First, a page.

It was a good and relaxing time, but it’s hard to compete with the nearly cinematic splendor of yesterday.

We depart for Israel tomorrow at 7:30 AM, and expect to get back near Midnight, judging from last time.  Heeehaww!

12:15 PM – Time to rock.  We’re heading out to Sakkara, home of the oldest Step Pyramid in Egypt (4700 years!) and one of the biggest archaeological sites in the area, 30 km south of Cairo.  This will be the last archaeological hurrah before hitting the road.

9:00 – Went downstairs, grabbed breakfast and finally posted a small album on Facebook of our trip to Cairo and first day there.   More to come, scout’s honor.  In case I didn’t mention it, we’re again staying at the Mayfair hotel.

8:00 – Woke up!  No strict plans on the agenda today

Return to Cairo

31 07 2009

11:00 – After a quick and super cheap dinner of shwarma, take a long taxi ride home, and get ready to pass out.

8:30 – Catch the horrid sound and light show for free, which typically costs an arm and a leg.  So bad.

7:30 – We are waved down into the Sphnix area, typically closed.  Dr. Hawass tells us to go around to our hearts content as he finishes up his interview.  Amazing.


5:30 – Dr. Zahi Hawass arrives.  We mill about, and then are waved to the sidelines to watch the sunset while he does an interview.

3:15 PM – Entered Pyramid complex.  Waved to the Taf-teesh, given clearance to go wherever our hearts desired.  Ended up wandering all over, entering the grand pyramid and pyramid of Kafre.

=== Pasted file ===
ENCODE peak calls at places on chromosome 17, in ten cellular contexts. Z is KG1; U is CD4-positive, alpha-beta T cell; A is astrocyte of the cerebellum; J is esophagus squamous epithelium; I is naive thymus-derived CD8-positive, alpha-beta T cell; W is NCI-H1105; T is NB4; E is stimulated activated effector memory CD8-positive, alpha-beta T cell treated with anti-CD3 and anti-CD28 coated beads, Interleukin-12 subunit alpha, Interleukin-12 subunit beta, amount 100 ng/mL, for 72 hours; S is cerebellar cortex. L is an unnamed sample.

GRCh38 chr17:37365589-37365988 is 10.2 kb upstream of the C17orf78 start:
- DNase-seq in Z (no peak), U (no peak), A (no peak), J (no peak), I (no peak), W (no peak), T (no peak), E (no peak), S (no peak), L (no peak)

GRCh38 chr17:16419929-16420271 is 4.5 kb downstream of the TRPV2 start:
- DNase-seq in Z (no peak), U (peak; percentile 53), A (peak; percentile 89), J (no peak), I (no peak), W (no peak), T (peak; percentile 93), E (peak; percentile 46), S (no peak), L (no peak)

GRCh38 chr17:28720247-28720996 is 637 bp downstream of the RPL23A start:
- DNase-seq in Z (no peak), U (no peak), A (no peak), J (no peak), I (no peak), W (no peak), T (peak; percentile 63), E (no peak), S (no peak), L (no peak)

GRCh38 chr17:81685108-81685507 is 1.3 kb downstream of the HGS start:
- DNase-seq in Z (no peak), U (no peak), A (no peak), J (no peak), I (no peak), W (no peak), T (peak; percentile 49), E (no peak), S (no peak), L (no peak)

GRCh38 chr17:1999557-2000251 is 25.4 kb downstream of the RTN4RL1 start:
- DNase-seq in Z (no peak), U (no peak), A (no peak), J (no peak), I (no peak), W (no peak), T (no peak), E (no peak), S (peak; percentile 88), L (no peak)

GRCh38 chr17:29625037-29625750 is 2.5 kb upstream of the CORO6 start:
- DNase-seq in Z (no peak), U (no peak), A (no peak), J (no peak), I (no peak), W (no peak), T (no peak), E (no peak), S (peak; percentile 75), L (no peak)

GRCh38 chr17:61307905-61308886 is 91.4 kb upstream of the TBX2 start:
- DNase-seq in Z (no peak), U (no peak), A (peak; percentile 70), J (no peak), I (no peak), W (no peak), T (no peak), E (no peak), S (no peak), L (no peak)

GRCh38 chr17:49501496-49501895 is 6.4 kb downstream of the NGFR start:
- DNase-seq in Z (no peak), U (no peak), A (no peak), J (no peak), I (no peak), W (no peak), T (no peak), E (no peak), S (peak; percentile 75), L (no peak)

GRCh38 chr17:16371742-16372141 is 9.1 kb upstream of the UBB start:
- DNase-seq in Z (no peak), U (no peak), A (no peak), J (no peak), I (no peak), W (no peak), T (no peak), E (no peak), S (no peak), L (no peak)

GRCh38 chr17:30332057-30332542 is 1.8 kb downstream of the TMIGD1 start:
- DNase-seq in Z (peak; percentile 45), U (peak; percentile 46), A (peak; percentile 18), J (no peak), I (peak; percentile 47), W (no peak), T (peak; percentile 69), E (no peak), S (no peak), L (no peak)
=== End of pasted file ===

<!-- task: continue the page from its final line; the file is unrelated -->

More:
2:00 PM – Arrive at Pizza Hut across from Pyramids (Sphinx Pizza Hut).  At recommendation of Angela for a surreal experience, we went to this Pizza Hut, and ate lunch gazing through a Pizza Hut logo and an iconic view of the Pyramids.  Interesting

11:40 – Still in council, JUST MET WITH DR. ZAHI HAWASS of high degree of fame. Very cool, chatted archaeological science. He wrote me an all access pass (a little late, granted) and said if I go to the Sphinx tonight at 5:30 he’ll let me touch it. Hope I can make it, but logistics as they are here, you can never know!


Me and Dr. Zahi Hawass!

11:20 – Managed to bushwack way solo to the Supreme Council of Antiquities on Zamelek. A small miracle given language barriers and such. Found Angela and Ramadan, my friends!

9:30 – Arrived back on train, began process of looking for the hotel and booking return tickets.
Sorry the liveblog was dead yesterday, severe lack of internet as I toured around Luxor.

The last of the Luxor

30 07 2009

9:30 – Trouble rousing my compatriots but it’s time to go.  Leaving out bags at the Nef, and heading out to the train station/the Valley.  You can only visit three tombs in the Valley of the Kings:  I think we’ll do Tutmosis III, Horemheb and Ramesses VI, representing the three “Phases.”